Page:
The Justice Department is demanding internal files from dozens of Internet service providers and other technology firms as it seeks to defend a controversial Internet child protection law.
The subpoenas are similar to one given to Google Inc., which waged a partially successful battle over the government's request for millions of pieces of information about search engine requests and Web site domains.
InformationWeek magazine unearthed subpoenas that show the government also demanded information from at least 34 other companies, including Internet service providers such as Comcast Corp. and EarthLink Inc., security software firms and other technology companies.
The subpoenas, which the magazine obtained through Freedom of Information Act requests, show the Justice Department preparing for an October trial in Philadelphia over the 1996 Child Online Protection Act. It is not clear which companies are complying, and to what extent.
"That money could be spent so much more wisely on giving software away to parents that are having these problems," Dan Jude, president of Security Software Systems, said of the litigation costs.
The 12-person firm, which makes filtering software, spent more than 40 hours trying to comply with the subpoena, he said. The company refused to provide some information on proprietary grounds, fearing it could make its way into the court file.
"If that information gets out in the public, we've just lost our competitive edge," Jude said Thursday. The subpoena also sought information the company does not keep, such as customer satisfaction, he said.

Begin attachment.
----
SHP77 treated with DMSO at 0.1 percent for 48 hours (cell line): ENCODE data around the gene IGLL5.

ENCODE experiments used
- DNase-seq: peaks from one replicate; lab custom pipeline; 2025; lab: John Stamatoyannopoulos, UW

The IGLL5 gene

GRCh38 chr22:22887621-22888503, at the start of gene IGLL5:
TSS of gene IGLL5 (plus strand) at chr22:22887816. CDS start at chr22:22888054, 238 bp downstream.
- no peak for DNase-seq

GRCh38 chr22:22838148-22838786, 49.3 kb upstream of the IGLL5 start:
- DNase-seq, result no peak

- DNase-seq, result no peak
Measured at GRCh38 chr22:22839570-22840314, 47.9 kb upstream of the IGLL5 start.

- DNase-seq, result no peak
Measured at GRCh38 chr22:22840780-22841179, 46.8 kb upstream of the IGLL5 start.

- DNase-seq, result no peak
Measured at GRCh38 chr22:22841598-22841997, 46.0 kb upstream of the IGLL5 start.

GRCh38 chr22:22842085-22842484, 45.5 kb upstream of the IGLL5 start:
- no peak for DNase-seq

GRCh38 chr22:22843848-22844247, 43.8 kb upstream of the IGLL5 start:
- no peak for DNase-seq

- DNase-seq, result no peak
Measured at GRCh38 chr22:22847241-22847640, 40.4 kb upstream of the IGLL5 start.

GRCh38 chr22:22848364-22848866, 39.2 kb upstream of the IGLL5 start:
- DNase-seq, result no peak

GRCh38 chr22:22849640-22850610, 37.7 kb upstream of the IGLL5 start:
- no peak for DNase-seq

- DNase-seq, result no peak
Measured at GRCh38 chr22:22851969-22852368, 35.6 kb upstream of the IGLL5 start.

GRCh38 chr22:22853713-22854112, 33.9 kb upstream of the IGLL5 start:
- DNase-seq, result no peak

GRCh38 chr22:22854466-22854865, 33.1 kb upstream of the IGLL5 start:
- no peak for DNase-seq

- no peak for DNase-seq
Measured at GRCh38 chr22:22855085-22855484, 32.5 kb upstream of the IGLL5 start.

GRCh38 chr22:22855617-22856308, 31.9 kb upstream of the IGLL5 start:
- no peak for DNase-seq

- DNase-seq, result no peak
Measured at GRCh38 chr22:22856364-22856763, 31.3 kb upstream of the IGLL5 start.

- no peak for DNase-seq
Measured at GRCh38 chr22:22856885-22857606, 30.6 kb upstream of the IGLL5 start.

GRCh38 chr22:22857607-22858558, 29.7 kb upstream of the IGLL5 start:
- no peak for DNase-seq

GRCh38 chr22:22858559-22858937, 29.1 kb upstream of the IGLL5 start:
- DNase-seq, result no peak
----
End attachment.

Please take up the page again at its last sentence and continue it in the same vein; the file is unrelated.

Department of Justice spokesman Charles Miller did not immediately return a message Thursday afternoon.
The subpoenas also went to companies including AT&T Inc., Cox Communications Inc., Verizon Communications Inc. and Symantec Corp.
The U.S. Supreme Court has twice said the law — which would criminalize Internet material deemed "harmful to children" as defined by "contemporary community standards" — is likely to violate First Amendment protections and granted preliminary injunctions.
Critics say that definition is so broad it would stifle free speech, and also note that pornographers and others could simply base their operations offshore, beyond the reach of U.S. authorities.
Online publishers who are challenging the law argue that filters are a less restrictive way to protect children. The publishers, which include sexual health sites, a gay newspaper and the online magazine Salon.com, are represented by the American Civil Liberties Union.
"Our overarching concern over what the government is doing (with the subpoenas) stems from the 'why,' — what is it they're actually trying to accomplish?" said David McGuire, a spokesman for the Center for Democracy and Technology in Washington. "It doesn't seem reasonable."